Witch doctor’s appeal for 45-year jail term unsuccessful; court imposes life imprisonment instead

Gavel. PHOTO/SHUTTERSTOCK

In 2017, Stephen Wasswa received a 45-year prison sentence from Judge John Eudes Keitirima of Masaka High Court after being found guilty of kidnapping a two-year-old toddler in 2008. The incident took place at Namiyaga Village in Rakai district, where Wasswa, a witch doctor, abducted the girl with the intention of killing her. He held a grudge against the girl’s parents, accusing them of poisoning his chickens.

 

The young girl had gone to fetch firewood with her siblings on July 19, 2008, but never returned home. Despite efforts to locate her, she remained missing, and Wasswa disappeared from the village shortly after the incident.

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A year and a half later, on December 13, 2009, a Good Samaritan named Agnes Nankya, along with an unidentified herdsman, heard cries from a child in the bushes. Upon investigation, they found the victim, a young girl with half her tongue cut off, 14 cuts on her stomach, and unable to speak properly. Nankya took her to the hospital and cared for her, but an unknown man visited and harassed Nankya for rescuing the girl.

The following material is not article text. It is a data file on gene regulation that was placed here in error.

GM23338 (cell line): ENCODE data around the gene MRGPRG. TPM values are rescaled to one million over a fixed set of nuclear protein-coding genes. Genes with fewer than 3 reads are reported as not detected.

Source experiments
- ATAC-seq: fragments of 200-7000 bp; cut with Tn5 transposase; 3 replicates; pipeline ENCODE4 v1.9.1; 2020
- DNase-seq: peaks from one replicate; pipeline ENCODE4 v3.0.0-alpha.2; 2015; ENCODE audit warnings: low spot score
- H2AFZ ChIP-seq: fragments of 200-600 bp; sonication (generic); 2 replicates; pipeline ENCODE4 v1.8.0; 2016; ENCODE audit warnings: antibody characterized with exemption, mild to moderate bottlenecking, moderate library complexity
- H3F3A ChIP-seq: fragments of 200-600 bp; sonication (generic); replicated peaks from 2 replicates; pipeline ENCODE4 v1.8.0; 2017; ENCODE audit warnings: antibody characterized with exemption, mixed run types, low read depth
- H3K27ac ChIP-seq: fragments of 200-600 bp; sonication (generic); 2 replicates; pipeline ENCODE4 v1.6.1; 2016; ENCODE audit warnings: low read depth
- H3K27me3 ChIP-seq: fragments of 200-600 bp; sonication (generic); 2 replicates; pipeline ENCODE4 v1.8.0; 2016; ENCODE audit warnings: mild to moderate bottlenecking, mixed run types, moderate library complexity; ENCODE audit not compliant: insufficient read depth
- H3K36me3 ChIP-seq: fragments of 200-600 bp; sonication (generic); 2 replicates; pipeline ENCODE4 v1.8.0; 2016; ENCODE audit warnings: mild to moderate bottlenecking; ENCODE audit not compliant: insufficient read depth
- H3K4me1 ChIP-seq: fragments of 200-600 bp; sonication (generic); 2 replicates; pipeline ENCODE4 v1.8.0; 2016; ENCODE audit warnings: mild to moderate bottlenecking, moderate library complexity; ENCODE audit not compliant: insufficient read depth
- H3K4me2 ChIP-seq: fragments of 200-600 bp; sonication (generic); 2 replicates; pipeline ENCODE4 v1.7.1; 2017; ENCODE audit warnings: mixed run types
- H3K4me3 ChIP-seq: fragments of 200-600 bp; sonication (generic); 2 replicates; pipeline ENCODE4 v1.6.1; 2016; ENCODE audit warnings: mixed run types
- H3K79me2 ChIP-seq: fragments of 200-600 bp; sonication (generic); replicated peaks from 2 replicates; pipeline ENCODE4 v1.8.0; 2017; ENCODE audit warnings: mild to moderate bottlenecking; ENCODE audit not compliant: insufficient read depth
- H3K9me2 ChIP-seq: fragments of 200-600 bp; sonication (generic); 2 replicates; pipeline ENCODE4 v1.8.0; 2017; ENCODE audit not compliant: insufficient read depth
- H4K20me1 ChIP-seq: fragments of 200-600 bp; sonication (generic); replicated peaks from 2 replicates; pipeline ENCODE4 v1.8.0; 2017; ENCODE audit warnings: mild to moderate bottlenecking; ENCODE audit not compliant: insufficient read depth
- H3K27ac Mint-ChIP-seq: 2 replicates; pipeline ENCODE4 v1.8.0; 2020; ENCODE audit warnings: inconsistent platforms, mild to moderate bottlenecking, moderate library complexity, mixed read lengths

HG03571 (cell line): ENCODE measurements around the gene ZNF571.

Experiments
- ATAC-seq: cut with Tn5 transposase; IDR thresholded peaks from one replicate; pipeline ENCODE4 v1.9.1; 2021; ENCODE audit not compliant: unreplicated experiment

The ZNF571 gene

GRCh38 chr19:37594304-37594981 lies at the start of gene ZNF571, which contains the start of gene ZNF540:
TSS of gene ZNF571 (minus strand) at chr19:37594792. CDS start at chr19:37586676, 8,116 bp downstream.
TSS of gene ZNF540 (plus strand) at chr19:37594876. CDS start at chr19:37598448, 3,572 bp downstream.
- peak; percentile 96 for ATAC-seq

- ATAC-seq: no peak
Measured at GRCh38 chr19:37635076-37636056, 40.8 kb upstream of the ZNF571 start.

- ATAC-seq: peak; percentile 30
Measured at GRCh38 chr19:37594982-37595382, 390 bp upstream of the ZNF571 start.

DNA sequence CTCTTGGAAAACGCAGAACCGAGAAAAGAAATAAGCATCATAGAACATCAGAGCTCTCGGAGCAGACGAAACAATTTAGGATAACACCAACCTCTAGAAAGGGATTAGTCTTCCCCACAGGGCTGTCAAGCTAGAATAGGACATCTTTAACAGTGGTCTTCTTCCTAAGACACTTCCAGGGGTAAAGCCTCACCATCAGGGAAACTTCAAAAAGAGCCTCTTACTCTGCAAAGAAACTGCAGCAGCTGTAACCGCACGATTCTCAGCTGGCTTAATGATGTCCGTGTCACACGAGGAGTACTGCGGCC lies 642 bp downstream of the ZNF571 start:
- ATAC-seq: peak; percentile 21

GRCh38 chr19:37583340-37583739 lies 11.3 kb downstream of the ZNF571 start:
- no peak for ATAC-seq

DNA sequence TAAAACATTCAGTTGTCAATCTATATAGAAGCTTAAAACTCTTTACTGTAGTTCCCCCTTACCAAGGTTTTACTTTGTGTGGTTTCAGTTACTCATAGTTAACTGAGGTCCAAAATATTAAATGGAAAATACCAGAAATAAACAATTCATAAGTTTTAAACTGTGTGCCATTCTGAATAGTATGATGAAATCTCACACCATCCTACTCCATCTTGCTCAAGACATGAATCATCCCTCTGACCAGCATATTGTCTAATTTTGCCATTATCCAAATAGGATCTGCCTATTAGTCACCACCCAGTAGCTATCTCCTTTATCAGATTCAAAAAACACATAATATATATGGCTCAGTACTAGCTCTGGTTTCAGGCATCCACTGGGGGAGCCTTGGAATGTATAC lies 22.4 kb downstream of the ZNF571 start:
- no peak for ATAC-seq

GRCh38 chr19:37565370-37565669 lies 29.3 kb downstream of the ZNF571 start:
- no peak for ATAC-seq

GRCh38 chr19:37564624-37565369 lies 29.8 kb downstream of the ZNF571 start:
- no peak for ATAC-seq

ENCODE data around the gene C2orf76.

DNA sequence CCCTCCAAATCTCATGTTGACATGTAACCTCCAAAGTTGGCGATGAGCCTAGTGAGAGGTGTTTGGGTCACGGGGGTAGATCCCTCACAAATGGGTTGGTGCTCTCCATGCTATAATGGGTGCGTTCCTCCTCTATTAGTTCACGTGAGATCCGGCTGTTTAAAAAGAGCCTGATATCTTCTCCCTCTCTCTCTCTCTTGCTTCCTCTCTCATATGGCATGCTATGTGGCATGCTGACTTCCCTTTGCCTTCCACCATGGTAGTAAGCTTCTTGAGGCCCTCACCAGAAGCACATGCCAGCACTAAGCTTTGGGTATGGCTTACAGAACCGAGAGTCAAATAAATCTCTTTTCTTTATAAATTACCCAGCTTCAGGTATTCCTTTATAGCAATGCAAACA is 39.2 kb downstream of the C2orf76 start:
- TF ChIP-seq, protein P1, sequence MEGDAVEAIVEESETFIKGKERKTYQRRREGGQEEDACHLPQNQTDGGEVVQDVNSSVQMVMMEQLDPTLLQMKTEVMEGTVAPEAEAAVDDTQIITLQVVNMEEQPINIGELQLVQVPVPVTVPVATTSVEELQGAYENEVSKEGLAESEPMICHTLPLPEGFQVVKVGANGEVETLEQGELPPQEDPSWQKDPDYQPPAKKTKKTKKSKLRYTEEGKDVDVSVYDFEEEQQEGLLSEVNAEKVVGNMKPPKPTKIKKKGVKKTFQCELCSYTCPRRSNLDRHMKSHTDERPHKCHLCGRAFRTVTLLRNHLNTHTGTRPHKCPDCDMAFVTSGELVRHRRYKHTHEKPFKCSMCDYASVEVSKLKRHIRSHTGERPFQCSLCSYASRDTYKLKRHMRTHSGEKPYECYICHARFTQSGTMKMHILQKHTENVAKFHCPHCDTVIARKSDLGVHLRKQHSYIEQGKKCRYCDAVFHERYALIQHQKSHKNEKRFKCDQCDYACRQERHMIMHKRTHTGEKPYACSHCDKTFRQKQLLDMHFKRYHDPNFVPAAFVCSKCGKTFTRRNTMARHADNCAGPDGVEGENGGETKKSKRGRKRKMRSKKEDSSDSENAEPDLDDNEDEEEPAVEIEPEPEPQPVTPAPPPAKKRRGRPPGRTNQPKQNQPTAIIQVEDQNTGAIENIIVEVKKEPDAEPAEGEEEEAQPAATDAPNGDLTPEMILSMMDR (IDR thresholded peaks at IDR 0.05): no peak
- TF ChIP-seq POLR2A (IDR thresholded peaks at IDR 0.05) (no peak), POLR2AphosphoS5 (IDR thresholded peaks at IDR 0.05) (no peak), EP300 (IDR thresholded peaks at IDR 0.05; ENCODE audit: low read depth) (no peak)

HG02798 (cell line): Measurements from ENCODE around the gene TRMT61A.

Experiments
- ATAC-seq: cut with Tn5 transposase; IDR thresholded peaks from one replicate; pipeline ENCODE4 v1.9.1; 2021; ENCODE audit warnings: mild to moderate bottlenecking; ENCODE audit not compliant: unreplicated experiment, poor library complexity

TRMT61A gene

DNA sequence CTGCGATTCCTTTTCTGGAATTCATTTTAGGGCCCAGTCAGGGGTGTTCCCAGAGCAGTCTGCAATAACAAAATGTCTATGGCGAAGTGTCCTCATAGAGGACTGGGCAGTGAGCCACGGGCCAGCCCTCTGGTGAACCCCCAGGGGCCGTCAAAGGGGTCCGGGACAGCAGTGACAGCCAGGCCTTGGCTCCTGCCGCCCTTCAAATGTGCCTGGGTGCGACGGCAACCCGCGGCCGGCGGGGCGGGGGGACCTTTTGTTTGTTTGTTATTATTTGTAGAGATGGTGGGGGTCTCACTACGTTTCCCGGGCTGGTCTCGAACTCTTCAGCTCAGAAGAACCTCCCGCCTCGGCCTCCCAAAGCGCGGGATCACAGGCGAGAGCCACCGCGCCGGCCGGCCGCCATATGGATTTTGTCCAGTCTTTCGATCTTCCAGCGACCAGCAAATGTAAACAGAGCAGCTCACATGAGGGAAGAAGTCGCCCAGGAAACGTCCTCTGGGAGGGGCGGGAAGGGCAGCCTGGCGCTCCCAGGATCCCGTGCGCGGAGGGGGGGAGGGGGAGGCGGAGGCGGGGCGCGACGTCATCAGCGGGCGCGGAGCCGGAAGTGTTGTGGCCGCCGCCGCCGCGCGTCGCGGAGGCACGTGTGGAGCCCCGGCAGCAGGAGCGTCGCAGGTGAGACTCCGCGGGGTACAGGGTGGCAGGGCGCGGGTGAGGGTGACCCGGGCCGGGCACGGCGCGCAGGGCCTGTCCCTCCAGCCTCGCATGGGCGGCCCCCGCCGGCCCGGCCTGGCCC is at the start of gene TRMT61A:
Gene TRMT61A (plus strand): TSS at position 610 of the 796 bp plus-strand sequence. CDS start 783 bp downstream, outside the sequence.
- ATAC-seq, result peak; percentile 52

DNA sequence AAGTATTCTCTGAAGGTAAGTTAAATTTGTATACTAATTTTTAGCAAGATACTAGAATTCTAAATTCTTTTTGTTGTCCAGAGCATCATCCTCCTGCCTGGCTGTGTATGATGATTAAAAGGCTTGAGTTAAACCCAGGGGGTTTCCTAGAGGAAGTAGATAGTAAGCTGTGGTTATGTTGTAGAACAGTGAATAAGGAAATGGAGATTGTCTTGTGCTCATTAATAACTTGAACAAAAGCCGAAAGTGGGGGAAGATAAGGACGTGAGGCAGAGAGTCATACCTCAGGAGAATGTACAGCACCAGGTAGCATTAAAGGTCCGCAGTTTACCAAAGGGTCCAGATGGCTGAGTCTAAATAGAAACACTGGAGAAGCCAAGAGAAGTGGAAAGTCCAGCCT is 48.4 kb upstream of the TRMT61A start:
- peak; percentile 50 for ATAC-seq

Nankya refused the man’s request to cut off the girl’s hair and nails. With the help of the police and radio announcements, they were able to locate the girl’s mother, who was then reunited with her child. Nankya provided descriptions of the man who had threatened to harm the girl, leading to Wasswa’s eventual arrest.

 

In court, Wasswa was convicted of kidnapping with the intent to murder, according to sections 240 and 243 of the Penal Code Act. He was sentenced to 45 years in prison, but he appealed the sentence, claiming it was too severe.

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A panel of three justices from the Court of Appeal, led by Deputy Chief Justice Richard Buteera and including Catherine Bamugemereire and Eve Luswata, reviewed the case. They observed the child’s current condition through a video link and saw the severe injuries she had endured. Her tongue was severed, teeth yanked out, several cuts on her stomach, maimed fingers and feet, a soft skull like a newborn, mutilated labia minora, spasticity in all limbs, and severe contortion. She had become a paraplegic, unable to move, walk, talk, sit, or feed herself. The justices were appalled by the gruesome acts committed by the witch doctor, which left the girl permanently disabled.

 

Given the horrifying nature of the crime and its impact on the victim, the Court of Appeal invoked its powers under section 11 of the Judicature Act and section 132 of the Trial on Indictments Act to enhance the sentence. Consequently, Wasswa’s sentence was increased to life imprisonment, and the appeal against the sentence was denied.

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